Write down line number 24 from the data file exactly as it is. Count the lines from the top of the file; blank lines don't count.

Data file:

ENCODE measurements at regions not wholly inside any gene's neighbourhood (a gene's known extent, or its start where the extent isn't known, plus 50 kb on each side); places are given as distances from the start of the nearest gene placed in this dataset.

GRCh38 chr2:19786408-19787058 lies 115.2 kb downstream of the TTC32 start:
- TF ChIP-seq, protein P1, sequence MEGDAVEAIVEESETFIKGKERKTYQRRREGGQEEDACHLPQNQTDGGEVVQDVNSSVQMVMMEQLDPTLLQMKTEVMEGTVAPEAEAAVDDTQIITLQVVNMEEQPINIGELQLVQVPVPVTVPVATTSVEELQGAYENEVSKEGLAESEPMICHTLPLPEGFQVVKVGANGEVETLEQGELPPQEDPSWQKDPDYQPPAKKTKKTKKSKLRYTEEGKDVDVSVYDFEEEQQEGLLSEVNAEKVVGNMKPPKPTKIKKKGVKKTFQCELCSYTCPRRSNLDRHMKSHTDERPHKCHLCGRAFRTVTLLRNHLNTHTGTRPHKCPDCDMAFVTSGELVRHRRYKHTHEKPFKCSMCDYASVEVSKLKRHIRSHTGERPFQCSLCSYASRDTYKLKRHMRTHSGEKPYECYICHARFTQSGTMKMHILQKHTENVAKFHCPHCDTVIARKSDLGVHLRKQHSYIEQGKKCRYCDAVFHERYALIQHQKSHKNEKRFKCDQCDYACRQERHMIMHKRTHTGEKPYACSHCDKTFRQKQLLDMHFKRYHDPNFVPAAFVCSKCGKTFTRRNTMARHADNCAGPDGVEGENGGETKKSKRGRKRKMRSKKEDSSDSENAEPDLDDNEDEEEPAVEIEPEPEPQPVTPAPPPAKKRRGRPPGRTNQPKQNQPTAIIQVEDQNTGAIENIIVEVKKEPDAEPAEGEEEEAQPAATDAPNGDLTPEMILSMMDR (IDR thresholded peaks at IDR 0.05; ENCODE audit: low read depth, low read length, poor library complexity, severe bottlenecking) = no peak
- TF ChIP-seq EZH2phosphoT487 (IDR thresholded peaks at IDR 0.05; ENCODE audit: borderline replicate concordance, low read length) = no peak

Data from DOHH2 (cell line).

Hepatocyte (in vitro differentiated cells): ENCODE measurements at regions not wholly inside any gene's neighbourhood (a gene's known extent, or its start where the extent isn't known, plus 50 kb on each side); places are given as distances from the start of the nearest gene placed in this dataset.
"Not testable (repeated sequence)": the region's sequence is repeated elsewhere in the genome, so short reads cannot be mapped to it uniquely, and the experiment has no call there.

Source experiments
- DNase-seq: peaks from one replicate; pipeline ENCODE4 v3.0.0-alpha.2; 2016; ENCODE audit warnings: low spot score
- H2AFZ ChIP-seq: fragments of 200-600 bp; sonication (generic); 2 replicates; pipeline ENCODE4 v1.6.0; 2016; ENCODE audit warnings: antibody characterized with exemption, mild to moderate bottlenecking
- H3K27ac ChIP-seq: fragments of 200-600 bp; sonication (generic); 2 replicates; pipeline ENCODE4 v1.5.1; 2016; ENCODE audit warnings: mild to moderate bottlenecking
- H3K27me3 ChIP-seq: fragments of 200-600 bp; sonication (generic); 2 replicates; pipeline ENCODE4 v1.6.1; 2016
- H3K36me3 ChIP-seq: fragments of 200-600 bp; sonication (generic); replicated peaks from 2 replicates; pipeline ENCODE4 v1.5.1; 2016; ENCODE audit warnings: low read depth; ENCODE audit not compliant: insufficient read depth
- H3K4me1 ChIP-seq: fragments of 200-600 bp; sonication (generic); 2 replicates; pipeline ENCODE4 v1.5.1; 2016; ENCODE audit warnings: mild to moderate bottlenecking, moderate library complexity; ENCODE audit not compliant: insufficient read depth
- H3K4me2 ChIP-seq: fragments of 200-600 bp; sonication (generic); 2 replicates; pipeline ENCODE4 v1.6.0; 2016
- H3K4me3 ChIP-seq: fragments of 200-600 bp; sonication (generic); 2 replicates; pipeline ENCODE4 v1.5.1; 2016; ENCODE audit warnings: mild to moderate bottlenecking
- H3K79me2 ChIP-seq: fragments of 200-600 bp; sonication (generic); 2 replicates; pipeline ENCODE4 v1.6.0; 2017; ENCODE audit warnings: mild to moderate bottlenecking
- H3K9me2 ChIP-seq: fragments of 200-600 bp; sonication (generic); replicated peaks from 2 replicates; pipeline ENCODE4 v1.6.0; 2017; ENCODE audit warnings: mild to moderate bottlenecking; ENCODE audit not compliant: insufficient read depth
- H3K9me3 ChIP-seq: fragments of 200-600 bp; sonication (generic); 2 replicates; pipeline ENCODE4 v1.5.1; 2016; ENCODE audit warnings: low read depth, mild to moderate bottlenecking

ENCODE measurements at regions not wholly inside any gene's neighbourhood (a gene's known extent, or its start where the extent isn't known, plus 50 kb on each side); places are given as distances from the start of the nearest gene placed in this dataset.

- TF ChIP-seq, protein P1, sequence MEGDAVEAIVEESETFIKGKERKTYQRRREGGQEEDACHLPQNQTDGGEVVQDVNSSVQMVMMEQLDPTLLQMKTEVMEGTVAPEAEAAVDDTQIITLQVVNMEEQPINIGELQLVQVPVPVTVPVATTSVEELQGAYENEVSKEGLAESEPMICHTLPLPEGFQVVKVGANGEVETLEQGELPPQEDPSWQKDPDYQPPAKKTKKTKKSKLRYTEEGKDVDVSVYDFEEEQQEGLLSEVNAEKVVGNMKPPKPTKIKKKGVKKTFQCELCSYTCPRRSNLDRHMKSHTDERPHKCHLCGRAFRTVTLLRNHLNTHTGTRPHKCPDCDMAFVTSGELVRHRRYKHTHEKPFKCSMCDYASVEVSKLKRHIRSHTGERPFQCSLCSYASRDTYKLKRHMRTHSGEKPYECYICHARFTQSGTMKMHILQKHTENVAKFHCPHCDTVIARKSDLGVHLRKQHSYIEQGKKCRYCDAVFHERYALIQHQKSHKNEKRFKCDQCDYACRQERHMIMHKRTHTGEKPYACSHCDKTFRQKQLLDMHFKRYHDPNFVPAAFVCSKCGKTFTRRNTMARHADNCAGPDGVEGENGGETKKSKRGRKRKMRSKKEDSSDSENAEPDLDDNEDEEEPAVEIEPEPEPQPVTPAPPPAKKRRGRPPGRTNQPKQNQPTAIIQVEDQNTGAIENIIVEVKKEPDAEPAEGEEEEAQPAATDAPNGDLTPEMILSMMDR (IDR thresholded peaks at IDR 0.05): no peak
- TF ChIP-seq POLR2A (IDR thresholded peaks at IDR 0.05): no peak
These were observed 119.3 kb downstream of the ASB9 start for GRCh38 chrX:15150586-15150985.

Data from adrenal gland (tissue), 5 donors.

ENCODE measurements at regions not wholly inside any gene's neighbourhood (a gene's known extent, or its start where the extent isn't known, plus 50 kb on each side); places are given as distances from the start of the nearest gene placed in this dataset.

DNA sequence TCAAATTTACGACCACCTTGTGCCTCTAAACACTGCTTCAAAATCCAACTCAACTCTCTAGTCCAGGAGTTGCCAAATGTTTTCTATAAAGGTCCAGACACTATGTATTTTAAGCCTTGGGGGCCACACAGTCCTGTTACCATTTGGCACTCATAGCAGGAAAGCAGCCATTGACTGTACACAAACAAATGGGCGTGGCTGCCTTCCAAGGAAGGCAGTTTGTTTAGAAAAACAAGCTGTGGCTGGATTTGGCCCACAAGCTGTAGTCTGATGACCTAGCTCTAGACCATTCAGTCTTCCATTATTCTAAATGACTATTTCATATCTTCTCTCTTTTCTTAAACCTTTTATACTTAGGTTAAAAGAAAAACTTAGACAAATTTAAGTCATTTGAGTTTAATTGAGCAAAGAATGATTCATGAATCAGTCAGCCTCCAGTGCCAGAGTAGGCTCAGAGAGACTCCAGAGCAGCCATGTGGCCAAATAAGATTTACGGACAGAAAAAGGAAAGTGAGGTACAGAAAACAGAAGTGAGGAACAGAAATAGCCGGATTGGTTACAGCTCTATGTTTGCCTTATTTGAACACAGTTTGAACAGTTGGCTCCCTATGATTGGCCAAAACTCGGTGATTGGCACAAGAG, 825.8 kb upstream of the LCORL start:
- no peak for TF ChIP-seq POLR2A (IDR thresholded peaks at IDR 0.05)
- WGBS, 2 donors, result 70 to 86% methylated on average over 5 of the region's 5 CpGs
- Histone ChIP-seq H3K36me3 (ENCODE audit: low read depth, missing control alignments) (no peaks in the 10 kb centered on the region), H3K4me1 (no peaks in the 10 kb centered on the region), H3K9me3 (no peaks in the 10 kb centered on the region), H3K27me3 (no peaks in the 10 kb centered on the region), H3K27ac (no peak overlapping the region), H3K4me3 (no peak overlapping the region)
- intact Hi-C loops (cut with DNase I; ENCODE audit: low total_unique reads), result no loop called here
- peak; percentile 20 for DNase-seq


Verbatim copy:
Data from adrenal gland (tissue), 5 donors.